Look at zero-hours contracts and work-to-rule public servants in some areas, the forgetfulness of ‘service’ and self-sacrifice in many spheres of life, and look at the continuing cult of celebrity.

Look at the undermining of the human rights act in this country, the reduction in freedom of speech and new limitations on public assembly.

None of those things are Christian. So I’d to agree that this no longer feels like a Christian Society.

But I’d go further. I’d say that it no longer feels like a Society at all – social cohesion now seems to rely upon factors as fragile as a shared response to a photograph or a quotable remark that you can get behind.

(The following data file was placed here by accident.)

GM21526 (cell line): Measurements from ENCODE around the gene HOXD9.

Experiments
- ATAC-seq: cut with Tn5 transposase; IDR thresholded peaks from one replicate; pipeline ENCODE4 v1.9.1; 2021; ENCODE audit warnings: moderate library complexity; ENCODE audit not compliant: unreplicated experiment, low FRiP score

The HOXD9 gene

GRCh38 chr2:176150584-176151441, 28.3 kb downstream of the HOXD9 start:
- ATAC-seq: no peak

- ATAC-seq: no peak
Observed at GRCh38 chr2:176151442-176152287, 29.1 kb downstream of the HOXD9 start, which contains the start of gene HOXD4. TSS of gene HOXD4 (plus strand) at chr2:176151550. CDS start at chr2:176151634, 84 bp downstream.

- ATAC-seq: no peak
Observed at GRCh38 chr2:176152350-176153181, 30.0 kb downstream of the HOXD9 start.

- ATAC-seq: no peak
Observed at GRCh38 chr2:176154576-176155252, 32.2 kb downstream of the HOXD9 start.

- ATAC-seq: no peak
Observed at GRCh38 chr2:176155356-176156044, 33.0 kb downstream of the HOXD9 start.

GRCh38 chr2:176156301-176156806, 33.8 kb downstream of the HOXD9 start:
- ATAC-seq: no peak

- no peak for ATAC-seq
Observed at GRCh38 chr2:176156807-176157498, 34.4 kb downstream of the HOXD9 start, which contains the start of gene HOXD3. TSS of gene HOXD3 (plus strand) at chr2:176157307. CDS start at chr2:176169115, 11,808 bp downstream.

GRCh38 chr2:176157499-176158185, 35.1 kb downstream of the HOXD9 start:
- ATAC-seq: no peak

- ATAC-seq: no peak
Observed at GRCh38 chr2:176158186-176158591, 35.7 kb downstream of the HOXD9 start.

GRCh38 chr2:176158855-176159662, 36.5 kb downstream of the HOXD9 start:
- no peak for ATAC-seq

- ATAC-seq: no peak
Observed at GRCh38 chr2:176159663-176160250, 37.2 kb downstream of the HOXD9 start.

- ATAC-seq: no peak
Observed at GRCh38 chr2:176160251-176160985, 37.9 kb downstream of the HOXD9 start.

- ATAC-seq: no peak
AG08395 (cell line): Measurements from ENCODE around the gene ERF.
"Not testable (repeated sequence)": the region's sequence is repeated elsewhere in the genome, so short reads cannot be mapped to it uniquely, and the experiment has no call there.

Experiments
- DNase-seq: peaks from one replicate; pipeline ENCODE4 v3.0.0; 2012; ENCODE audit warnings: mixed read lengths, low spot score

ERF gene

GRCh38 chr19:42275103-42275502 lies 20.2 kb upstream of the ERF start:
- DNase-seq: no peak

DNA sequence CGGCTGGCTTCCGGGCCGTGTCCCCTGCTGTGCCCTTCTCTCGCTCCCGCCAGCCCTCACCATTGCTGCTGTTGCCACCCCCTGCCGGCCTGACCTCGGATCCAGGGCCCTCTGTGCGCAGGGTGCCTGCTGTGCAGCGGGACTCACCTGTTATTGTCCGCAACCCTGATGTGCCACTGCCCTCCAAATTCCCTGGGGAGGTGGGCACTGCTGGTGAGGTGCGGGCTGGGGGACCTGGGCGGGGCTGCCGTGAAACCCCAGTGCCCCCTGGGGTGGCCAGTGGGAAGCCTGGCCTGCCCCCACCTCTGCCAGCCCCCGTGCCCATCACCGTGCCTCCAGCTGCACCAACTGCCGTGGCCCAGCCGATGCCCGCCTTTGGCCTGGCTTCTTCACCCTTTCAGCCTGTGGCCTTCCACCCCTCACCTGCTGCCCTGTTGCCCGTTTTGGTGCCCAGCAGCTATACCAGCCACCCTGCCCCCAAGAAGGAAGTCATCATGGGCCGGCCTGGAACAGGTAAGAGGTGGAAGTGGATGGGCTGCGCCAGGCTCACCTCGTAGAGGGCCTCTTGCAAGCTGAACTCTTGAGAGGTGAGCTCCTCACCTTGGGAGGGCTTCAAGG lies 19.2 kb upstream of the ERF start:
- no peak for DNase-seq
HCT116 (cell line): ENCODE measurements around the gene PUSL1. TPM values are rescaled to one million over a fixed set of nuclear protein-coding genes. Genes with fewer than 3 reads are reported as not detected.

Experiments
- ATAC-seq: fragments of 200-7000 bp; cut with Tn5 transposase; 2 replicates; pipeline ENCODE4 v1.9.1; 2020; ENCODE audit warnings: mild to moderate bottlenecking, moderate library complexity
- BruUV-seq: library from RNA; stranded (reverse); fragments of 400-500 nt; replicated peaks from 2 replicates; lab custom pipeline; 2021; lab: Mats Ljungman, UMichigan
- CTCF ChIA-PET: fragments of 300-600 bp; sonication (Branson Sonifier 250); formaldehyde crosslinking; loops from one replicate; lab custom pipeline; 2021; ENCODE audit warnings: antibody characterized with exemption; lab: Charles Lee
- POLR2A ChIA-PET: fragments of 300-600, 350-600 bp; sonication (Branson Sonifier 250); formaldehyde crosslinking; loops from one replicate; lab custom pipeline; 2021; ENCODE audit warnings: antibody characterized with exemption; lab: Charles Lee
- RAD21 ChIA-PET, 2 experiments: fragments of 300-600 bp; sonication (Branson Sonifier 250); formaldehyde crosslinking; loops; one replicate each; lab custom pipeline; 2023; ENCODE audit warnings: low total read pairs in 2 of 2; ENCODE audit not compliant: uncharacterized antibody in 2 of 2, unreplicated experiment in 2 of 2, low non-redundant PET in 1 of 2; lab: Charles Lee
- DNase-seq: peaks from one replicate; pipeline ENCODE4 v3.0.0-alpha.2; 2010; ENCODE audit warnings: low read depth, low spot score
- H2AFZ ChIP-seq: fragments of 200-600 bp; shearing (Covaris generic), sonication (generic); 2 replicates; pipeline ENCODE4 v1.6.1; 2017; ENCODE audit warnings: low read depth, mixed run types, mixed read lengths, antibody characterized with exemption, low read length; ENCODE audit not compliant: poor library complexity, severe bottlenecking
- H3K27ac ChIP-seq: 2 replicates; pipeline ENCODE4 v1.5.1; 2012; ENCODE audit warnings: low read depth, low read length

These are sheep without a shepherd – and the trouble is that a Star trek style Utopia has yet to emerge in which humanoid life forms appreciate one another for their wondrous diversity… (by the way a great deal of time was spent in that Utopia trying to understand and appreciate other cultures’ sincere beliefs, NOT trying to reason them away with unmediated and effectively dehumanised data).

Now I believe there is no greater Humanist than the God who became incarnate and faced complete humility out of love, and that with good theology, there is nothing better to replace Christianity as Britain’s root of social cohesion… because there is no other Truth that saves.